Pain and Fatigue: A Reinforcing Circle

The most common symptom of Fibromyalgia is pain. This pain can be dull and achy, or acute and sudden. The pain can occur in any part of the body and often begins without an outside cause. While many people experience muscle pain, others experience joint pain, and some experience both. Levels of pain and areas that are affected can change throughout a person’s life.(7) Most patients experience flares, or times when symptoms increase. Some patients experience periods of “remission,” or times when the symptoms are barely noticeable, but these intervals are rare. Therefore, pain management is essential to any Fibromyalgia patient.

The second most common symptom is severe fatigue. This symptom can vary in intensity and duration, just like pain. Currently, it is unknown if fatigue is directly caused by the syndrome, or if it is caused by pain induced sleep deprivation.(8) No matter what the source, the consequences are clear. Over three-quarters of patients report memory lapses, difficulty staying awake, interference in activities of daily living, absences from work, and disruption of social life.(5)(8) In spite of its prevalence, fatigue is often overlooked during diagnosis and treatment. Usually, Fibromyalgia patients find relief with good management of other symptoms.

Fibromyalgia Patients: Providing Resources

Treatment plans, therefore, need to provide both immediate relief and long-term planning. A many-pronged approach is the most effective way to treat Fibromyalgia patients in Primary Care. A strong foundation begins with patient education. Afterwards, physicians can start the process of finding the right combination of self-management and medical intervention that will work for their patient. This is a time consuming process and not all practices are equipped to invest these resources.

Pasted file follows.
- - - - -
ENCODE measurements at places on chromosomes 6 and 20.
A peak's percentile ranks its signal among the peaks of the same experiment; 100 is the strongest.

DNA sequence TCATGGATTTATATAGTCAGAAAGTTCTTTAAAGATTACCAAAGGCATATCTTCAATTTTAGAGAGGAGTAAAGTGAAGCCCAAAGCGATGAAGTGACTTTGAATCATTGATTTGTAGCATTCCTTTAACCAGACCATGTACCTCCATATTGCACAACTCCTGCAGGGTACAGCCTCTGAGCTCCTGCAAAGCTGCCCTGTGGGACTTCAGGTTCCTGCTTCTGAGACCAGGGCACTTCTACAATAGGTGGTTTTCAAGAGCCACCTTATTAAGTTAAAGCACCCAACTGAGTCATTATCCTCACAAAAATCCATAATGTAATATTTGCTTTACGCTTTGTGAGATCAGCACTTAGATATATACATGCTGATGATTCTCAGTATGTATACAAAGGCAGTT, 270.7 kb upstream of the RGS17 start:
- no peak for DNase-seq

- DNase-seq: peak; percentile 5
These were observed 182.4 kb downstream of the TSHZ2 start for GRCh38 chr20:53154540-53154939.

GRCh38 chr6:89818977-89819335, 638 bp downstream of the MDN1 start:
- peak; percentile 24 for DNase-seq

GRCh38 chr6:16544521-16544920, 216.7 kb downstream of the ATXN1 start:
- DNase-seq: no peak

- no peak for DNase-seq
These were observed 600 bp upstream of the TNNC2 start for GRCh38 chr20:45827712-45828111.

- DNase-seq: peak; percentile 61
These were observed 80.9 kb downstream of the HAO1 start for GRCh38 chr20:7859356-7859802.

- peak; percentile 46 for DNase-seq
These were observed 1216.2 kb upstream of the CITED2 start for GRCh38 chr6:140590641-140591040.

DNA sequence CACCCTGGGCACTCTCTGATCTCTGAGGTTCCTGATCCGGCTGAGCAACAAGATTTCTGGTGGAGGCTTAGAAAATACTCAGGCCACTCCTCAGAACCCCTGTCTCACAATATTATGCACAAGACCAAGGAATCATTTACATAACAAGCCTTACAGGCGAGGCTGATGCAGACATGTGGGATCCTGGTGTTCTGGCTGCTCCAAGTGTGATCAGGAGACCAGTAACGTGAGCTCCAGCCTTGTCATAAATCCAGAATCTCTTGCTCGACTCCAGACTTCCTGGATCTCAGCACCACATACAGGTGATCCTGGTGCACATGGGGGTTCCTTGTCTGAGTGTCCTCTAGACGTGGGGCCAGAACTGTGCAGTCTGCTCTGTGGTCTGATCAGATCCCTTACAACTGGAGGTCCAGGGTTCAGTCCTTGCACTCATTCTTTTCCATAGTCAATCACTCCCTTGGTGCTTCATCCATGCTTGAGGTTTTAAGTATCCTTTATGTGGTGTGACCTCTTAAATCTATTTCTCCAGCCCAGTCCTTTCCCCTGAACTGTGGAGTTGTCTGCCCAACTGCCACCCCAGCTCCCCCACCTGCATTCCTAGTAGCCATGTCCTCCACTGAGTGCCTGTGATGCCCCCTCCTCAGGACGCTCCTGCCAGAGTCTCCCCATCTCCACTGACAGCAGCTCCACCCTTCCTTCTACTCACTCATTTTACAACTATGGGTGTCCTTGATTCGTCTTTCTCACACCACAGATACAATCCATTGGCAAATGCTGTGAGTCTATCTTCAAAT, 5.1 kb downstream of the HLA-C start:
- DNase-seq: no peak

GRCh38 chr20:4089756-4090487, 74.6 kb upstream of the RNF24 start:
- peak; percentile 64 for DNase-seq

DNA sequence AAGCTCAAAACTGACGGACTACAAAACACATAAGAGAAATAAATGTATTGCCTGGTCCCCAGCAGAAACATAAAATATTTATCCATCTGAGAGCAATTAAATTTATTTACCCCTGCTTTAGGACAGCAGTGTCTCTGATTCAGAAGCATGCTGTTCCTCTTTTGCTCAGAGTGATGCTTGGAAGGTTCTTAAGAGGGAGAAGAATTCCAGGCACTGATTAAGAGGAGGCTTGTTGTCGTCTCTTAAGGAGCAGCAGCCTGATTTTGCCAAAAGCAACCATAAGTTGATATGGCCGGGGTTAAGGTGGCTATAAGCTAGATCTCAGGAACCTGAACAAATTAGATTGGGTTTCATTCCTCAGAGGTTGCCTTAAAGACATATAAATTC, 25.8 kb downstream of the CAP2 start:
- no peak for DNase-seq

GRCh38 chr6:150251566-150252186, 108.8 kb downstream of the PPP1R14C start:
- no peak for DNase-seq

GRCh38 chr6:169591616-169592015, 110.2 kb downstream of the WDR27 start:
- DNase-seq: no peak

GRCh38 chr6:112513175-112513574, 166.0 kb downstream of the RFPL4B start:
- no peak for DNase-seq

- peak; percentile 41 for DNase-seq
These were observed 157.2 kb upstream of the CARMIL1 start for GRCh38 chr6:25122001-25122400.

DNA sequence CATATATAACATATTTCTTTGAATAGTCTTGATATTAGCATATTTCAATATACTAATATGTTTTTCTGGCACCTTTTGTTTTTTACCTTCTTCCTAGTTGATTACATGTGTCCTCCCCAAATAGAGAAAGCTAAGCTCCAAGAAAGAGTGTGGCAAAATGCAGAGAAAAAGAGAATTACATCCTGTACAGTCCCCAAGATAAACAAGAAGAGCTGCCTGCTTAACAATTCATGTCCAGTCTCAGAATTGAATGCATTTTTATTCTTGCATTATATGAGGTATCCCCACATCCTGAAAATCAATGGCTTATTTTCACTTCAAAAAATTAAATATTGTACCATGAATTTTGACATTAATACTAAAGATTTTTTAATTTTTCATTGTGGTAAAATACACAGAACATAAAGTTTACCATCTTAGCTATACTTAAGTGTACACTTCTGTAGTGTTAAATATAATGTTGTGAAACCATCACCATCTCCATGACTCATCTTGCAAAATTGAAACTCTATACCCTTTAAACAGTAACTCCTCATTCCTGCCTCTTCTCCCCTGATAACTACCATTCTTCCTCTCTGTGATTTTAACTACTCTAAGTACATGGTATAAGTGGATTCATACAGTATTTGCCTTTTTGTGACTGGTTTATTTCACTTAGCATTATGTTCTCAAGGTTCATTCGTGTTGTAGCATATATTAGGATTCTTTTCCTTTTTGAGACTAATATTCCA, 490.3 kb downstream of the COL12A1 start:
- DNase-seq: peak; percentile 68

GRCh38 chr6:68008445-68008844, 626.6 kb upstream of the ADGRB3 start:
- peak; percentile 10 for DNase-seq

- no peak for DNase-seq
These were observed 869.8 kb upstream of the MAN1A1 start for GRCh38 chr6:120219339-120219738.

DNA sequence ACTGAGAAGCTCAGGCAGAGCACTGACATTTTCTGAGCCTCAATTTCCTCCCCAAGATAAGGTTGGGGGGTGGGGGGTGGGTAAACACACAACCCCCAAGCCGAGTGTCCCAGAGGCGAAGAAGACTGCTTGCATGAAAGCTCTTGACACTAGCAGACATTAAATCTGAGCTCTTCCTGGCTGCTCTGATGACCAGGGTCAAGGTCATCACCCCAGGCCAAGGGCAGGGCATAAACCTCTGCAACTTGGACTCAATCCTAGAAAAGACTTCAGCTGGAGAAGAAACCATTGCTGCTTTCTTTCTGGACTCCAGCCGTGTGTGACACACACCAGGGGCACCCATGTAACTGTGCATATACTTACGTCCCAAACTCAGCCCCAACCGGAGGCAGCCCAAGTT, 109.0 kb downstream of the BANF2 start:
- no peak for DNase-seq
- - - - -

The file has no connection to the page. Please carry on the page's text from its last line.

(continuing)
This is where CCM comes into play. Through partnership with CareHarmony, a leading CCM coordination provider, physicians can be confident that their patients are receiving the education and guidance they need. Care coordinators, in conjunction with physicians, create care plans for each patient. They track medication compliance, symptoms, and exercise regimens. In addition, care coordinators help participants keep track of their multiple doctors’ appointments and referrals. This added service enhances treatment effectiveness, which is a difficult process for both patients and physicians. In short, Fibromyalgia patients in Primary Care settings greatly benefit from the assistance that care coordination offers. Providing this service, through CareHarmony, adds substantial value to Fibromyalgia patient care.